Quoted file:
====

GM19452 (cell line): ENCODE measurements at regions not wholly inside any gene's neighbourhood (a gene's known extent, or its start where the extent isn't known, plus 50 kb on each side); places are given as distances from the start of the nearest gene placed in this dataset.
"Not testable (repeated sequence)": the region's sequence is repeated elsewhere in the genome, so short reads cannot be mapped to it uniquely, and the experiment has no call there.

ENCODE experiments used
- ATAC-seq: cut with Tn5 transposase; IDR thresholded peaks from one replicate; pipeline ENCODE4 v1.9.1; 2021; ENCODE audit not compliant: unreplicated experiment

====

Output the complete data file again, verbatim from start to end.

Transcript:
GM19452 (cell line): ENCODE measurements at regions not wholly inside any gene's neighbourhood (a gene's known extent, or its start where the extent isn't known, plus 50 kb on each side); places are given as distances from the start of the nearest gene placed in this dataset.
"Not testable (repeated sequence)": the region's sequence is repeated elsewhere in the genome, so short reads cannot be mapped to it uniquely, and the experiment has no call there.

ENCODE experiments used
- ATAC-seq: cut with Tn5 transposase; IDR thresholded peaks from one replicate; pipeline ENCODE4 v1.9.1; 2021; ENCODE audit not compliant: unreplicated experiment